There are plenty more out there – just search for them.

Then get your counselors involved – they are the real experts here and ignore those fear mongers at CNN and other websites that tell you to beware of certain apps. Don’t be afraid of technology, embrace it, learn about it and then teach our students the appropriate ways to use it or at the very least know how to walk away from something that isn’t healthy for them and how to seek out help if they need it. This method will yield better results than just banning and talking about an app.

Google Sites – Let’s get started


No, no, no this is not the review you’re looking for. That is coming soon. This is just a resource I’ve thrown together for a Google Site workshop I have coming up. I thought I’d give you guys a sneak peek. It’s nothing flashy, but it will get you started with creating your first Google Site. I won’t get into the good/bad conversation but I will give you two great features that make Google Site worth while for schools who use Google Apps for Education.

  1. You can have multiple collaborators working on one site. This means one site per subject/grade level which will help bring more synergy and horizontal alignment.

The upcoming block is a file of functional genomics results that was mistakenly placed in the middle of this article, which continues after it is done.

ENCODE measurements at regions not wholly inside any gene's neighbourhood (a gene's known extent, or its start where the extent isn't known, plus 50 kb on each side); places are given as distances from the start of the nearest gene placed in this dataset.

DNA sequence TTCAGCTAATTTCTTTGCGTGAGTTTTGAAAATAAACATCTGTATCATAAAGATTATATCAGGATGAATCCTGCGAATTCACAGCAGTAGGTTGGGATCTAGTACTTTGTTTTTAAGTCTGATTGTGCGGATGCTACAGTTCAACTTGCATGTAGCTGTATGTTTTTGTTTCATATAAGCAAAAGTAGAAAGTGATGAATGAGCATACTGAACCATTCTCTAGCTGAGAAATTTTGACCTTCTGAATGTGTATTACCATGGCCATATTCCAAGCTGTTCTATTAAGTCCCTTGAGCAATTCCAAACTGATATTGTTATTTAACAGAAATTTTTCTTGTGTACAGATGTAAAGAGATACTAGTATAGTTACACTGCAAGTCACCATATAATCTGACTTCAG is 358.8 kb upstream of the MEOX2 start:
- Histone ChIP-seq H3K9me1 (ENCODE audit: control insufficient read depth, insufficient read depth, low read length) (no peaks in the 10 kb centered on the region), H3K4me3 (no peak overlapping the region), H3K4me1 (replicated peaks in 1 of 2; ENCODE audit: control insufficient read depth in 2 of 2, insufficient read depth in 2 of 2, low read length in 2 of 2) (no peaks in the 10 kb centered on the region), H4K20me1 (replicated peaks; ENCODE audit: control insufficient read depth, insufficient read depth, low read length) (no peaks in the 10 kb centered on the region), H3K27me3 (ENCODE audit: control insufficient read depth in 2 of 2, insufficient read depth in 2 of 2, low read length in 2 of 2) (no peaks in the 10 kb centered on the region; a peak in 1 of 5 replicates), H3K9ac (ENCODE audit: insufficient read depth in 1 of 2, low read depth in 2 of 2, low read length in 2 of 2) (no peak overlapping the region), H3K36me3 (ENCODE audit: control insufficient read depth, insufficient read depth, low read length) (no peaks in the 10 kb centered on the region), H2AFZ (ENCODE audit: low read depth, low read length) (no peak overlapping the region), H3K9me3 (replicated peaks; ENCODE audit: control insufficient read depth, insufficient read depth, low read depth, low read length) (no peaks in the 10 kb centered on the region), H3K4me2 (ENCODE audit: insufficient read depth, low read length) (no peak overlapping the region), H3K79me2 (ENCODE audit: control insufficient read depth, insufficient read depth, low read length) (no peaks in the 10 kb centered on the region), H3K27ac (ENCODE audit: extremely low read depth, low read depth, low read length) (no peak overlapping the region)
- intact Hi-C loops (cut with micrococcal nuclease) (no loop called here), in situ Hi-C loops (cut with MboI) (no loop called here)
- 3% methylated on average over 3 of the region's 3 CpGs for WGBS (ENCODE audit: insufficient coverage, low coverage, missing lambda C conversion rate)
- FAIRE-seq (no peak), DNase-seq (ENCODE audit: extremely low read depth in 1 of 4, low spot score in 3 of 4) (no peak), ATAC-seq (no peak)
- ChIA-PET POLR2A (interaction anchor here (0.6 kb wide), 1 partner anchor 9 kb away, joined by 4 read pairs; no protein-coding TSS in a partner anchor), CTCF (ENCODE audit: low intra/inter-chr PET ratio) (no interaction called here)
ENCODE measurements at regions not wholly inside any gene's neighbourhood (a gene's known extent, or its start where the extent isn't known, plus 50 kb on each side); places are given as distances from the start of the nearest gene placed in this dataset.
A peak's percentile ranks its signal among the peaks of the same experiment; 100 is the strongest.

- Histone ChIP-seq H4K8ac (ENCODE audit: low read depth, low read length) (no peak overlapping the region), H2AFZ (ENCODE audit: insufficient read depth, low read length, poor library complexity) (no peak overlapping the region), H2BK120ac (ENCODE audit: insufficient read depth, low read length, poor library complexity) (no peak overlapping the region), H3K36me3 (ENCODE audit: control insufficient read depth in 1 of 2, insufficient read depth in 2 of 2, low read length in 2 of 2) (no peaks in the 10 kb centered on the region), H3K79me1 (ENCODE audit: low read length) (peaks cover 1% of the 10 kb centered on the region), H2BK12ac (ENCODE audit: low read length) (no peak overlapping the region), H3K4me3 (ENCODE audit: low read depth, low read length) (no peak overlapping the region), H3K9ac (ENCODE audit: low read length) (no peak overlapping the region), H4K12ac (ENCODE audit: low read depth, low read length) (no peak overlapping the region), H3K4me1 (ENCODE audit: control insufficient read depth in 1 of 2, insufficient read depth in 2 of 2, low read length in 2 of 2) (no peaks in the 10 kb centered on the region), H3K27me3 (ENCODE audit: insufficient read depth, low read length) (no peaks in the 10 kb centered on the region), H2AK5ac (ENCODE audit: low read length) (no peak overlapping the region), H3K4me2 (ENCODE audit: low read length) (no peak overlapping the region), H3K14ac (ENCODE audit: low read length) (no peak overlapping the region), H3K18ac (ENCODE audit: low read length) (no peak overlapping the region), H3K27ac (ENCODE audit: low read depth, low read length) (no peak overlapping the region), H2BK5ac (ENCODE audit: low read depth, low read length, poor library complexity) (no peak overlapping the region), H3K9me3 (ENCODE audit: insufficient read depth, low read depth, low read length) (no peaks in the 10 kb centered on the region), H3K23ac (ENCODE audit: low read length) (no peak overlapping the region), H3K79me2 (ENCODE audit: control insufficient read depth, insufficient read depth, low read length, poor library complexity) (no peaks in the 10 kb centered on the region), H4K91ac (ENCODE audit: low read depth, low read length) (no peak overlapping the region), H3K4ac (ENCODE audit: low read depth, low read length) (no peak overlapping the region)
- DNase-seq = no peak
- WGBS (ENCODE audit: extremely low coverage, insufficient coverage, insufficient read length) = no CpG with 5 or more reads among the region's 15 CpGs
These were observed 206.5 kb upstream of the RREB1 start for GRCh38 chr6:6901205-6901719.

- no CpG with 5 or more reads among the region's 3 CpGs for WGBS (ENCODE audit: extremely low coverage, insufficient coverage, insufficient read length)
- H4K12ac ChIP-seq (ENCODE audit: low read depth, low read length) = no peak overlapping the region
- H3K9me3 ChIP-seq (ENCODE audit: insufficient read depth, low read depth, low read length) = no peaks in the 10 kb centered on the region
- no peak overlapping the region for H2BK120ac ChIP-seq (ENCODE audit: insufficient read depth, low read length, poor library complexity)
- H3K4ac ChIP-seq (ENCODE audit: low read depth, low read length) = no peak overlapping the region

2. You can copy the site. Meaning if you leave your school, you can take a copy of that site with you to your new position – very helpful.

So without much more fan fare, check out the guide below. If you want a PDF copy of the guide click HERE!

Google Sites – Getting started

What is Google Sites?

What is Google Sites?

Google Sites is a service freely offered by Google that allows anyone to easily create and share a website. It has many features such as:

  • Adding images
  • Adding video
  • Powerful customization tools
  • Google Drive integration
  • Collaborative features
  • Easy to use tools

Step 1 – Creating your site

To get started make sure you are using and logged into Chrome.

Then go to

From here click the Create button.

Step 1 - Creating your site

A new window will appear. From here you can do many things:

  • Select a template – You can chose from Google’s own or others people have submitted.
  • Name your site – This will also affect the URL or web address of the site
  • Select a theme – What you want your stie to look like